• Risk of getting hurt
  • Difficult to schedule

Pros:

  • Efficient: You can often get a whole body strength and cardio workout in each one-hour session.
  • Motivational: When you exercise with a group of people there is built-in motivation.
  • Calories Burned: The fast pace and demanding exercise help you burn more calories per session than you might in other group exercise sessions.
  • Lower Cost: By sharing the personal trainer, you get a reduced rate.
  • Something Different: Boot camp workout break up the boredom and monotony of the same old gym or cardio workouts.
  • Educational: Many boot camp instructors start and end the session with some fitness, health or nutrition education so you learn as you train.
  • Portable: The exercises you learn at boot camp classes can be done nearly anywhere with minimal equipment, so you can learn new ways to exercise anywhere.
  • Interval Training Emphasis: The nature of the boot camp makes it a perfect way to perform interval training on a regular basis.
  • Modifications: Group leaders can suggest modifications to exercises to meet differing fitness levels and abilities of those in the class, or have classes geared to different levels.

Cons:

  • Geared to Advanced Exercisers: By nature, boot camp workouts are intense, so you will want to have some level of fitness before your first class.
  • One Size Fits All: A boot camp workout is designed with some basic exercises that should accommodate a variety of different fitness levels, but you may have to adjust your workout to fit your personal fitness level and goals.
  • Limited Personal Instruction: Depending on how many are in your class, the instructor may not be able to provide enough feedback regarding your form, technique, and injury prevention.
  • Steep Learning Curve: The first week of a boot camp workout will probably be a bit frustrating as you learn the routines and deal with soreness from starting a new routine. In order for these workouts to get results, you’ll need to stick with it for a month or more.
  • Risk of Injury: If you aren’t used to workouts of high intensity and fast pace, you may be at greater risk of muscle strains and other injuries.2 It’s best to start these classes already having done the exercises sufficiently so your body is ready to do them in quick succession.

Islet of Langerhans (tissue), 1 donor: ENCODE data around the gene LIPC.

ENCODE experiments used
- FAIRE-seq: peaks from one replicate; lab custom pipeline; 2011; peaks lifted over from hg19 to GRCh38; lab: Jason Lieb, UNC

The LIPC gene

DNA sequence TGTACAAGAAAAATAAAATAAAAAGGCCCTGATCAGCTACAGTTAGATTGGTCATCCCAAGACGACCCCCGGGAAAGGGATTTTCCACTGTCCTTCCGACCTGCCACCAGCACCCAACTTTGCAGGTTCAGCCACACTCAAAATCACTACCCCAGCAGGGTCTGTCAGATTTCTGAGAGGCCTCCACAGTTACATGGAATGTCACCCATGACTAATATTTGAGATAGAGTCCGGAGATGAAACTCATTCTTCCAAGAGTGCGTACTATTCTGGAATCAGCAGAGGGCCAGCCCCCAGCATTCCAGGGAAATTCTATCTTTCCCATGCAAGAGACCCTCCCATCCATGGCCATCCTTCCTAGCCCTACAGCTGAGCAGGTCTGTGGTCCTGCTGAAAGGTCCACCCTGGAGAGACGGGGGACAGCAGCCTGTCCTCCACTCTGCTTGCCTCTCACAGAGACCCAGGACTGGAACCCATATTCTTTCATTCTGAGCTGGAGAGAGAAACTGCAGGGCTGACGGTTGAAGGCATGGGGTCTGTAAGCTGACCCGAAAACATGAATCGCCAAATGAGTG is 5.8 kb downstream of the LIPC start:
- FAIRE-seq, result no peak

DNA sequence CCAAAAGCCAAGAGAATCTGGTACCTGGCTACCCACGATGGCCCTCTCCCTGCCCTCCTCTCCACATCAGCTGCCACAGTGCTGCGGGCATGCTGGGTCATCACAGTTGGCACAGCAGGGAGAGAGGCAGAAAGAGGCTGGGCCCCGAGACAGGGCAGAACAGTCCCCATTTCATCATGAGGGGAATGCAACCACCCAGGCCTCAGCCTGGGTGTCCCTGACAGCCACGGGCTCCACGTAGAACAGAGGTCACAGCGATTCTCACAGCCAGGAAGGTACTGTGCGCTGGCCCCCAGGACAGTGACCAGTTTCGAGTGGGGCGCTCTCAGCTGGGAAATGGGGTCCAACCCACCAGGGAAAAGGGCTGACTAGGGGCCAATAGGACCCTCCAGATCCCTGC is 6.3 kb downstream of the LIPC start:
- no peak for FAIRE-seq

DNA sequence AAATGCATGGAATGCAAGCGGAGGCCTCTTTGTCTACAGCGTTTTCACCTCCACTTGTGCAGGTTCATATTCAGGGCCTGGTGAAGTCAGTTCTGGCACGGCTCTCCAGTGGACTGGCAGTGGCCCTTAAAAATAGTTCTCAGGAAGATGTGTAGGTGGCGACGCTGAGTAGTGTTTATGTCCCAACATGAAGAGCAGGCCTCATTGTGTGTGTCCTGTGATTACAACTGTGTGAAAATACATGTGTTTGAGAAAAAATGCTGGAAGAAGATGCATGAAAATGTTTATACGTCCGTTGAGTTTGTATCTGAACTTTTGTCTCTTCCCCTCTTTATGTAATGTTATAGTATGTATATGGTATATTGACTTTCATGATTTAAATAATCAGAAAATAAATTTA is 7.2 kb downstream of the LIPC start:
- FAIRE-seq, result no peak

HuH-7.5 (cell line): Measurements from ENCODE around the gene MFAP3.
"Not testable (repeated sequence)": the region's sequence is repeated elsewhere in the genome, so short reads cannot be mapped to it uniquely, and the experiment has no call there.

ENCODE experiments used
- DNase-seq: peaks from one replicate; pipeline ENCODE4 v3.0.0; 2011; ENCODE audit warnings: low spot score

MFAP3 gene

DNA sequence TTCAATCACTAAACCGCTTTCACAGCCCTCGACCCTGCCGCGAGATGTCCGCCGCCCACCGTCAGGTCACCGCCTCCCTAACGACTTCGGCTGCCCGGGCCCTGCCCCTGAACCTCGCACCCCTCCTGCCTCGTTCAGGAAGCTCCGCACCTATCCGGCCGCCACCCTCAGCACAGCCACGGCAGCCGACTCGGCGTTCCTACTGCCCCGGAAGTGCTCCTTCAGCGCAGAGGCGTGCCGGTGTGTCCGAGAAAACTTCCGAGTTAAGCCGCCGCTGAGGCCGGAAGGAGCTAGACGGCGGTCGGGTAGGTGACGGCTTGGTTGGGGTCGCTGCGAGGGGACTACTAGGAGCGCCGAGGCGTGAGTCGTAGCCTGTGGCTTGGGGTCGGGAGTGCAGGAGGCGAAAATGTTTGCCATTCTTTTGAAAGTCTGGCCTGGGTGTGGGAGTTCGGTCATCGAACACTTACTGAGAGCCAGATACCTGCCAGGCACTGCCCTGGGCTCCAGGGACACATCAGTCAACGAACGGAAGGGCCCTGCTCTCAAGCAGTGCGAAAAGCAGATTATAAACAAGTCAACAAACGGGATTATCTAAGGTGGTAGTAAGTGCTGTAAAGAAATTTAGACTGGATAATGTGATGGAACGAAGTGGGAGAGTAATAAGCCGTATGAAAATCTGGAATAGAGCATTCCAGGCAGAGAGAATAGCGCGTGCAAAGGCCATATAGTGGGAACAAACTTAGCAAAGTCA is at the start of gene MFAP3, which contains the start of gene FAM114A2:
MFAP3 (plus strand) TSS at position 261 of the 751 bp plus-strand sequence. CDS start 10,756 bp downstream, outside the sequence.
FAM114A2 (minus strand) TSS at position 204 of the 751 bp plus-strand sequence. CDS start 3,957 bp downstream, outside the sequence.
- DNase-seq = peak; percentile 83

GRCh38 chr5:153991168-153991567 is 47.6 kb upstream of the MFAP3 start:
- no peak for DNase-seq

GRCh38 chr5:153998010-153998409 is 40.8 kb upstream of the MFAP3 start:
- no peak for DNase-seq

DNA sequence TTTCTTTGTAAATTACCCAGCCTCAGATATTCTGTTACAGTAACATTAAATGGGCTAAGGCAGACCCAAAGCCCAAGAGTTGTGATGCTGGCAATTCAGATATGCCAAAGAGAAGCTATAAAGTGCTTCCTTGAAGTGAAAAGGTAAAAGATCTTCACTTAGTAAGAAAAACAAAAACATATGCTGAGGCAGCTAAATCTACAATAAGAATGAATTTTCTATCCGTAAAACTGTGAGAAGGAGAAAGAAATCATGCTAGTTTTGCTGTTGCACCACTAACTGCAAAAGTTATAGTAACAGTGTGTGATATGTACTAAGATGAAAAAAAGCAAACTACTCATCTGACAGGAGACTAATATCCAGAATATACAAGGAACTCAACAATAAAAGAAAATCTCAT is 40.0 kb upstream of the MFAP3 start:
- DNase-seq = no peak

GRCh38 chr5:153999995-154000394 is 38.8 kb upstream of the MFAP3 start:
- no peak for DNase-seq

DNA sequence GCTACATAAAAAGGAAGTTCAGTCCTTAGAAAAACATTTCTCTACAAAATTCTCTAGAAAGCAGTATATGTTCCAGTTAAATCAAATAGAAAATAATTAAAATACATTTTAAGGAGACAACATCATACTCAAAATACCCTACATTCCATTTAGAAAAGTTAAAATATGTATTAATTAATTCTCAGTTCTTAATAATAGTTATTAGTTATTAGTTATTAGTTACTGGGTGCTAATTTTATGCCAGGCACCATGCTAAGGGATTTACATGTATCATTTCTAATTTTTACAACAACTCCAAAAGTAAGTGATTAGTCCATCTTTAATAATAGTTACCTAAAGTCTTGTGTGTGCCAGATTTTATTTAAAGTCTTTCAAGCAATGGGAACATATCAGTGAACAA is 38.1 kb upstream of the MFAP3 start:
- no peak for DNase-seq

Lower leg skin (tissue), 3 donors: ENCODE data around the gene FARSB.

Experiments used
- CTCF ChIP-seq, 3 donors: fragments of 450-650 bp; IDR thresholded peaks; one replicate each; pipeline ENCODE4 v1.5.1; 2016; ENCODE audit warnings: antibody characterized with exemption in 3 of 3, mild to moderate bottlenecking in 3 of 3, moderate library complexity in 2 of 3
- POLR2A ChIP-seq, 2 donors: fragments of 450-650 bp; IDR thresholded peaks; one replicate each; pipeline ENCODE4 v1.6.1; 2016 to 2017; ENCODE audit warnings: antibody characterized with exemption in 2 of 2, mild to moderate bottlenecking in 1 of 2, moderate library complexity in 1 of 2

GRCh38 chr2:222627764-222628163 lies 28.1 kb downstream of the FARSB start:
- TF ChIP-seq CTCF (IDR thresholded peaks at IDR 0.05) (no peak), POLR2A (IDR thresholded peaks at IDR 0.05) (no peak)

• Scheduling: Most boot camps are scheduled for early morning or early evening, though you can always find classes throughout the day as well.
  • Variability With Instructors: A successful boot camp workout depends on the instructor’s knowledge, training, and certification as well as enthusiasm and personality.

Signs of a Good Fitness Boot Camp

Before you simply sign up for a fitness boot camp, check to ensure you are enlisting in one of good quality that meets the following parameters:

  • Safety: If you’re new to boot camp, make sure the class you’re wanting to take requires a fitness assessment before they put you through a full-on workout.
  • Medical Clearance: Your instructor should ask if you have a specific medical condition, limitation or injury and tailor your program to these concerns. If they aren’t comfortable working with your particular condition, they should offer to work with your doctor or refer you to someone with more experience with your condition.
  • Education and Certifications: Ask about the instructor’s education, certification, and experience running fitness training programs. Ideally, they should have a college education in a health or fitness discipline, or a nationally recognized certification such as ACSM, ACE or NSCA, as well as CPR and basic first aid training.
  • Try Before You Buy: If possible, you may wish to observe a class before you sign up to make sure you feel comfortable with the way the program is structured and run.
  • Warm up and Cool Down: A boot camp class should always begin with a warm up and end with a cool down.
  • Exercise Modification: Boot camp workouts are good for a variety of fitness levels as long as the instructor is able to offer modifications to make each exercise easier or harder depending on your level. The teacher should also be able to suggest modifications of the exercise to accommodate beginners, advanced exercisers, and those with specific limitations and be welcoming to all participants.3

Red Flags

You may want to look elsewhere for a boot camp workout if you experience any of the following red flags:

  • The instructor can’t or doesn’t answer your questions
  • The instructor says “no pain, no gain,” or “exercise can fix all your health problems,” or any other common fitness myth
  • The instructor encourages you to work through pain or injury
  • The instructor diagnoses and recommends treatment for your pain and injury rather than recommending a visit to a physician

You should also exercise caution if the instructor uses the boot camp as a platform to sell a variety of vitamins, supplements, or herbal products. While there may be value in some supplements, you should check out any product and ingredients with your doctor or nutritionist before you taking them.

Do-It-Yourself Boot Camp Workouts

Group exercise isn’t for everybody. If you are self-motivating, you can put together your own boot camp workout.